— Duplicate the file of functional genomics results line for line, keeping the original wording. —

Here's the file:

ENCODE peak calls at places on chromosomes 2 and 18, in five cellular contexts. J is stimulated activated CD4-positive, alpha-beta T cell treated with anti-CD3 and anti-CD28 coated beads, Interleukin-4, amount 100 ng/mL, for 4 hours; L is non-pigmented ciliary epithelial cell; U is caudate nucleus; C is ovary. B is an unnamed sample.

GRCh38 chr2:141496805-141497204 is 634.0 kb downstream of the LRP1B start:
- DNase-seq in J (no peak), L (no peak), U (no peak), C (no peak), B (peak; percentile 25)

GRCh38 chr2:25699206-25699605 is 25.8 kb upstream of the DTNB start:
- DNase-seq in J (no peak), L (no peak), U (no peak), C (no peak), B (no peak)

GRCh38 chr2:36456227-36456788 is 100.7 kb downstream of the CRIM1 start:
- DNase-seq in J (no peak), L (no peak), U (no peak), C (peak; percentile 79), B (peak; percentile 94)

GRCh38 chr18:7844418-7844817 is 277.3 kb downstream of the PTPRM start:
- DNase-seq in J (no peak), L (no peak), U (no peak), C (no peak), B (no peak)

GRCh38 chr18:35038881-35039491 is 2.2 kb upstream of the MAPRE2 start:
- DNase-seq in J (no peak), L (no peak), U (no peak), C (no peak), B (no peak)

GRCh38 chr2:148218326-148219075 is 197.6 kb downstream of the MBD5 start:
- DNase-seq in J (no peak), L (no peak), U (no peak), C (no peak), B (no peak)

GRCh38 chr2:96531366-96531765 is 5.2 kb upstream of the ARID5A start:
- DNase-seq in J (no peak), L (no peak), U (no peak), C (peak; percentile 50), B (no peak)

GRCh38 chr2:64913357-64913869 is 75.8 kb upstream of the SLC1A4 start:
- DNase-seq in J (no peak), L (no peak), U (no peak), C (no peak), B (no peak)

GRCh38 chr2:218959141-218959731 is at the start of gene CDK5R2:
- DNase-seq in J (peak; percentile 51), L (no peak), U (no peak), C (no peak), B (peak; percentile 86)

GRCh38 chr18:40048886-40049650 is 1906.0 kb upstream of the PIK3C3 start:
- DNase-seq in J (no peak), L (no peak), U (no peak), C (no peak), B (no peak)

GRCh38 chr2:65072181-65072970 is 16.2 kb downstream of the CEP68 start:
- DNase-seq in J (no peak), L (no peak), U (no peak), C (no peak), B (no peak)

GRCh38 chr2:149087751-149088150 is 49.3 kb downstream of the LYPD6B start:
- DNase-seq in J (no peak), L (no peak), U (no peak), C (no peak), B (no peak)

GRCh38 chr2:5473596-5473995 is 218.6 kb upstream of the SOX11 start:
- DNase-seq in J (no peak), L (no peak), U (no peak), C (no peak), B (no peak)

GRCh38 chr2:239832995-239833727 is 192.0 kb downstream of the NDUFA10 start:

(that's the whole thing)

ENCODE peak calls at places on chromosomes 2 and 18, in five cellular contexts. J is stimulated activated CD4-positive, alpha-beta T cell treated with anti-CD3 and anti-CD28 coated beads, Interleukin-4, amount 100 ng/mL, for 4 hours; L is non-pigmented ciliary epithelial cell; U is caudate nucleus; C is ovary. B is an unnamed sample.

GRCh38 chr2:141496805-141497204 is 634.0 kb downstream of the LRP1B start:
- DNase-seq in J (no peak), L (no peak), U (no peak), C (no peak), B (peak; percentile 25)

GRCh38 chr2:25699206-25699605 is 25.8 kb upstream of the DTNB start:
- DNase-seq in J (no peak), L (no peak), U (no peak), C (no peak), B (no peak)

GRCh38 chr2:36456227-36456788 is 100.7 kb downstream of the CRIM1 start:
- DNase-seq in J (no peak), L (no peak), U (no peak), C (peak; percentile 79), B (peak; percentile 94)

GRCh38 chr18:7844418-7844817 is 277.3 kb downstream of the PTPRM start:
- DNase-seq in J (no peak), L (no peak), U (no peak), C (no peak), B (no peak)

GRCh38 chr18:35038881-35039491 is 2.2 kb upstream of the MAPRE2 start:
- DNase-seq in J (no peak), L (no peak), U (no peak), C (no peak), B (no peak)

GRCh38 chr2:148218326-148219075 is 197.6 kb downstream of the MBD5 start:
- DNase-seq in J (no peak), L (no peak), U (no peak), C (no peak), B (no peak)

GRCh38 chr2:96531366-96531765 is 5.2 kb upstream of the ARID5A start:
- DNase-seq in J (no peak), L (no peak), U (no peak), C (peak; percentile 50), B (no peak)

GRCh38 chr2:64913357-64913869 is 75.8 kb upstream of the SLC1A4 start:
- DNase-seq in J (no peak), L (no peak), U (no peak), C (no peak), B (no peak)

GRCh38 chr2:218959141-218959731 is at the start of gene CDK5R2:
- DNase-seq in J (peak; percentile 51), L (no peak), U (no peak), C (no peak), B (peak; percentile 86)

GRCh38 chr18:40048886-40049650 is 1906.0 kb upstream of the PIK3C3 start:
- DNase-seq in J (no peak), L (no peak), U (no peak), C (no peak), B (no peak)

GRCh38 chr2:65072181-65072970 is 16.2 kb downstream of the CEP68 start:
- DNase-seq in J (no peak), L (no peak), U (no peak), C (no peak), B (no peak)

GRCh38 chr2:149087751-149088150 is 49.3 kb downstream of the LYPD6B start:
- DNase-seq in J (no peak), L (no peak), U (no peak), C (no peak), B (no peak)

GRCh38 chr2:5473596-5473995 is 218.6 kb upstream of the SOX11 start:
- DNase-seq in J (no peak), L (no peak), U (no peak), C (no peak), B (no peak)

GRCh38 chr2:239832995-239833727 is 192.0 kb downstream of the NDUFA10 start: